Researchers discover simple method to screen glioblastoma

Lim Chang-won Reporter() | Posted : June 2, 2020, 16:07 | Updated : June 2, 2020, 16:07

[Courtesy of Chemical Science]


SEOUL -- Glioblastoma is the most aggressive form of cancer that originates within the central nervous system. It represents 15 percent of all primary brain tumors, but the cause is unclear, and there is no clear way to prevent it. Simple methods to monitor the presence or recurrence of GBM are important in treatment.

Researchers from Seoul National University College of Medicine and Kyung Hee University School of Medicine, both in Seoul, said that they have discovered a small molecular probe that can be applied to a relatively simple and straightforward following of glioblastoma (GBM) at clinical sites. 

"We created and characterized a turn-on type fluorescent probe, NPO-B, that allows the tracing of Cys with high selectivity, sensitivity, and biocompatibility, the researchers said in their research paper posted on the website of Chemical Science, a peer-reviewed scientific journal. As it has no short or long-term toxicity and immune response, the probe can be fully utilized throughout various clinical applications, the paper said.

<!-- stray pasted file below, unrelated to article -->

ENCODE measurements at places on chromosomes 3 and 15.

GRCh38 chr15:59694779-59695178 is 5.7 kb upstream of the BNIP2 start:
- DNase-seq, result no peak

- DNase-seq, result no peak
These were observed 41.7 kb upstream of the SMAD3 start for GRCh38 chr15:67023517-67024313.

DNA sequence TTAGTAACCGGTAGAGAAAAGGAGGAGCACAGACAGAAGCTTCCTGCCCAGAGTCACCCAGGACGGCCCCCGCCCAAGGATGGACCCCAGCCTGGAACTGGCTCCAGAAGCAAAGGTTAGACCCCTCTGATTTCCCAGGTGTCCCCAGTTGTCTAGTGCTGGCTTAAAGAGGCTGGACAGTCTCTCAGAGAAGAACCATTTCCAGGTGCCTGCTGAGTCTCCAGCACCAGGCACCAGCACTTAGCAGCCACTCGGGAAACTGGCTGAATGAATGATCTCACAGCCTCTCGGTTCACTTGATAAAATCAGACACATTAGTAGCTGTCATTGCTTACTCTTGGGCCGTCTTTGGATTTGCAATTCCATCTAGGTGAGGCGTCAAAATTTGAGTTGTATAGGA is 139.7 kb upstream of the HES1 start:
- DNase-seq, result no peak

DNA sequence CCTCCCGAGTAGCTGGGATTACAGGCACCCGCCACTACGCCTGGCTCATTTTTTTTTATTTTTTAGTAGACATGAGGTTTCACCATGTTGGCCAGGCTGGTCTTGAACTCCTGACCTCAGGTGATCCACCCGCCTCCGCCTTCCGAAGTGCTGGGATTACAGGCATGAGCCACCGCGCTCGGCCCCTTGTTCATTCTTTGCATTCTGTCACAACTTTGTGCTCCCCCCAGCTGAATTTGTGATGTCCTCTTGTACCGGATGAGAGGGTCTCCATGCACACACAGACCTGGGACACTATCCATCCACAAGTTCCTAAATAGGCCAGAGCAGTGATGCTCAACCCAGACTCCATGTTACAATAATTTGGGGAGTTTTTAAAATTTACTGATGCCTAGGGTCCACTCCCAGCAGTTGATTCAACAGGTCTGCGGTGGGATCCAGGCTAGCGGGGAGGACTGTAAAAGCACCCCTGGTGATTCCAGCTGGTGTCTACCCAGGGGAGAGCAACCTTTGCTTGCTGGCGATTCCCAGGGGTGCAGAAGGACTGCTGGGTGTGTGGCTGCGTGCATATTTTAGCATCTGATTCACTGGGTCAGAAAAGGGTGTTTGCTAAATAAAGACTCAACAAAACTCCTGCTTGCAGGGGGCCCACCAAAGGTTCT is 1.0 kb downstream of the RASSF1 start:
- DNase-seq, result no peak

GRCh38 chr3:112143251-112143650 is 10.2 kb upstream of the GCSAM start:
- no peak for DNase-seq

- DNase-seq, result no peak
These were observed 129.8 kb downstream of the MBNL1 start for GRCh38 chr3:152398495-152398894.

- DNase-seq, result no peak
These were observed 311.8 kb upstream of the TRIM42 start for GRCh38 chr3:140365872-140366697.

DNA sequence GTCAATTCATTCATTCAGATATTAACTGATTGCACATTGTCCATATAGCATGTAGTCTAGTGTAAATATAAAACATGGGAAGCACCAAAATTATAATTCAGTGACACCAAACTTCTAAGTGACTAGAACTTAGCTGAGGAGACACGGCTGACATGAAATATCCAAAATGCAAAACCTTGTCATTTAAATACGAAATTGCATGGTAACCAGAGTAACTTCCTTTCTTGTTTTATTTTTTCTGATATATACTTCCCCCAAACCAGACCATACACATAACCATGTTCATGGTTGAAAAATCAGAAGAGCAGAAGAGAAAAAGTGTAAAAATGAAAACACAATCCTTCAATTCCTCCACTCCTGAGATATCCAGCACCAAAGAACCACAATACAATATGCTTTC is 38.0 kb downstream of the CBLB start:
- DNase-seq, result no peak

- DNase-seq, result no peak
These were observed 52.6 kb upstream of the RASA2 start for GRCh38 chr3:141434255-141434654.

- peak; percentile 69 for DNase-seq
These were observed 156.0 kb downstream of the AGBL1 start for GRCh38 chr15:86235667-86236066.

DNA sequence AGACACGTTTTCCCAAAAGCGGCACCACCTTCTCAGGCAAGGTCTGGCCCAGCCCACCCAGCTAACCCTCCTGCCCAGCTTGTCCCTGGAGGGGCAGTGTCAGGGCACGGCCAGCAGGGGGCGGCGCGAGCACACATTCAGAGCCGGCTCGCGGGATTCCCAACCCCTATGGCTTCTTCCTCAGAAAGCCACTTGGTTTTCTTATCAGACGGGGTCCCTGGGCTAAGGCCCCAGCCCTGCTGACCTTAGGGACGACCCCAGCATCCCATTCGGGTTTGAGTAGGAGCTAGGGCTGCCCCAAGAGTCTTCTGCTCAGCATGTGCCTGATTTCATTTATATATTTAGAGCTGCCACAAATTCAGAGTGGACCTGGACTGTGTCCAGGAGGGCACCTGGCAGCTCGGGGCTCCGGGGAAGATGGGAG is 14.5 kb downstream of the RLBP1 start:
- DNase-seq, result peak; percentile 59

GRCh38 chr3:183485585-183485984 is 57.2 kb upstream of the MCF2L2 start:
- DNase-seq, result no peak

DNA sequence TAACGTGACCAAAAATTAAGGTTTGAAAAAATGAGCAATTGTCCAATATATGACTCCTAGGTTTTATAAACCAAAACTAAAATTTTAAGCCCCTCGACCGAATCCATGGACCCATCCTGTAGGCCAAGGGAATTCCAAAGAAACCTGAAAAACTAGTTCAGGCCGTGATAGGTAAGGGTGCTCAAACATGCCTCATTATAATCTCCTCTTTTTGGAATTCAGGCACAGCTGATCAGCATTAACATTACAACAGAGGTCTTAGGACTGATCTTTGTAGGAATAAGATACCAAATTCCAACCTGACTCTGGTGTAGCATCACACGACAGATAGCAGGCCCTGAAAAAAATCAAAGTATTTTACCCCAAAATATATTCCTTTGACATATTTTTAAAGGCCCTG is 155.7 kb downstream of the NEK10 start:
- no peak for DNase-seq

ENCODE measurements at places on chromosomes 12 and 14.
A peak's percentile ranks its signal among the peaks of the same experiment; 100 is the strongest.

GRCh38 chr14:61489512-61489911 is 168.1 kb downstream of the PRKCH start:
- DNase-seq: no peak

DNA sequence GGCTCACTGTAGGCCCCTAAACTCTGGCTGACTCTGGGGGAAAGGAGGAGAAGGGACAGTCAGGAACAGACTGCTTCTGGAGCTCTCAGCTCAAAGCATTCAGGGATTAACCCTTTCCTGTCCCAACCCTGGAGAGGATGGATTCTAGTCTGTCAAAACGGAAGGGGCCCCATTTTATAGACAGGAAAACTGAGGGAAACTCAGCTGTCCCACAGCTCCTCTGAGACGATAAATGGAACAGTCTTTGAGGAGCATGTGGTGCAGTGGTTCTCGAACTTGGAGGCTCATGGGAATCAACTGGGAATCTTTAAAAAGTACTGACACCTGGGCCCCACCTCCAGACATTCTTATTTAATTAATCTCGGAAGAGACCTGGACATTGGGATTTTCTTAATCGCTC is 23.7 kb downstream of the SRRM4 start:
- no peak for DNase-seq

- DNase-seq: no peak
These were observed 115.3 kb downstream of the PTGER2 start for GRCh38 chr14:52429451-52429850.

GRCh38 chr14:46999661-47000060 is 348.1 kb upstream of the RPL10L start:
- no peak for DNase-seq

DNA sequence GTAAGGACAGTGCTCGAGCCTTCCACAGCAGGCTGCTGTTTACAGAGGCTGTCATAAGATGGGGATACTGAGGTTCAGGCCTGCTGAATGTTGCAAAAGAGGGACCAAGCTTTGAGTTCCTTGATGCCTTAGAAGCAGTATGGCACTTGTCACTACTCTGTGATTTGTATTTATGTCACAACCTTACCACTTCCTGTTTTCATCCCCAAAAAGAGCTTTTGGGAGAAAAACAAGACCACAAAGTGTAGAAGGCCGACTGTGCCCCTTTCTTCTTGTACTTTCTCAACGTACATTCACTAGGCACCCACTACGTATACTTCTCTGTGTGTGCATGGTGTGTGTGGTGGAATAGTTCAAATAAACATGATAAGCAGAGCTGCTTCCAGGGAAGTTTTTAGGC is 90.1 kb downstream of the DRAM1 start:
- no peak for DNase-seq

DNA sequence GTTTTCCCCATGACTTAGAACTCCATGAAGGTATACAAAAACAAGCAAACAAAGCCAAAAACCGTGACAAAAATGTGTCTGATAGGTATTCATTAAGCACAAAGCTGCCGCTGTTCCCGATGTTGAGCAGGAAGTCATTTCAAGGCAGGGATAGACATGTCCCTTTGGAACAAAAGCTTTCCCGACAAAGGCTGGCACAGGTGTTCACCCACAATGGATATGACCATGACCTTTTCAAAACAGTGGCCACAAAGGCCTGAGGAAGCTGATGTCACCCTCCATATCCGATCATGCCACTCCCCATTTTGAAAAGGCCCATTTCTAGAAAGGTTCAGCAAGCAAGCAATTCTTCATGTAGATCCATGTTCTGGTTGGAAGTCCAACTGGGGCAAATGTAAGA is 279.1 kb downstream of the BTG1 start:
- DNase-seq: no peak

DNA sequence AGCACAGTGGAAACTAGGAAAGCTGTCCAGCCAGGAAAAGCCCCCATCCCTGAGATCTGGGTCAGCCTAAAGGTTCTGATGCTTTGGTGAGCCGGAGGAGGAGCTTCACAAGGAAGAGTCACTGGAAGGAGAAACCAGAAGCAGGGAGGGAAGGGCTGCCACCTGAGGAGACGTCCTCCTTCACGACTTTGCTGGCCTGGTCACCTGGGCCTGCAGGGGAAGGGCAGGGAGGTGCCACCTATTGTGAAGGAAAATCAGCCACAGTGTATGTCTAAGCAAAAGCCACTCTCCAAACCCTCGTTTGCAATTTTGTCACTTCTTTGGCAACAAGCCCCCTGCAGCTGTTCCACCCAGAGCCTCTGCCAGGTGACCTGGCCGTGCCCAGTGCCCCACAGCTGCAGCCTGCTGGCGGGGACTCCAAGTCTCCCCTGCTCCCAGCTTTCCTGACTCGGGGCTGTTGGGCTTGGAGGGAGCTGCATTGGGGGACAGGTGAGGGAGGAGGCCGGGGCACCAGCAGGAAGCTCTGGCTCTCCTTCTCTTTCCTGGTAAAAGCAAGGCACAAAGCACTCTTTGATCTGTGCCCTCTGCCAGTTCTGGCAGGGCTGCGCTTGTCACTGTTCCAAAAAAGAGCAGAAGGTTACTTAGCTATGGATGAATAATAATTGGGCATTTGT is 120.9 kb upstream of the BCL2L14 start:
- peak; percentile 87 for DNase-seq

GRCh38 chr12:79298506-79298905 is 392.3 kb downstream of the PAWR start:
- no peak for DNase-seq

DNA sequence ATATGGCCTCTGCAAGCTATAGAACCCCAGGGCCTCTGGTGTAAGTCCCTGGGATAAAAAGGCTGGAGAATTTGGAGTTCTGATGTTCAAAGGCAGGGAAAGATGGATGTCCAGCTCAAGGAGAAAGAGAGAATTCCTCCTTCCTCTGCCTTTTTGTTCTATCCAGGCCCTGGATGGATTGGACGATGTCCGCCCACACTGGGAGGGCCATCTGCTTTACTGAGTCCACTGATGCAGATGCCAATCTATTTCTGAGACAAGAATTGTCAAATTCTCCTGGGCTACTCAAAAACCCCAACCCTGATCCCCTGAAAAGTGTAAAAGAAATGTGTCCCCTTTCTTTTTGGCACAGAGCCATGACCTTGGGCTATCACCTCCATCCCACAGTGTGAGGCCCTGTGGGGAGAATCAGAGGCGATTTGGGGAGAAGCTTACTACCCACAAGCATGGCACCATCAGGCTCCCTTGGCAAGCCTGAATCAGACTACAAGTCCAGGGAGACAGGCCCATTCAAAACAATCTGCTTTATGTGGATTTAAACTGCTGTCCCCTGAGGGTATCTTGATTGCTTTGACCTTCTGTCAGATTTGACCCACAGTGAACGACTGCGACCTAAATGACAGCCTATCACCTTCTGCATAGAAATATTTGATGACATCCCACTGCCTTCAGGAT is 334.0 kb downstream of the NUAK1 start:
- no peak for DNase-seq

The sensing probe is based on a turn-on type fluorescence response that can measure the cysteine (Cys) level, which is recognized as a new biomarker of GBM, in human-derived cells and within on-site human clinical biopsy samples, the paper said.

The Cys-initiated chemical reactions of the probe cause a significant fluorescence response with high selectivity, high sensitivity, a fast response time, and a two-photon excitable excitation pathway, which allows the imaging of GBM in both mouse models and human tissue samples, the paper said.

"Our findings show that NPO-B has promising application for a relatively simple and straightforward screening of GBM from excisional biopsy brain tissues, and this can be used to replace the current complex protocols," the paper said.

"In addition to diagnostic applications, the probe alone or its hybrids with nanoparticles have the potential to be applied in image-guided tumor resection, all of which could benefit from a selective fluorescence probe that senses Cys."
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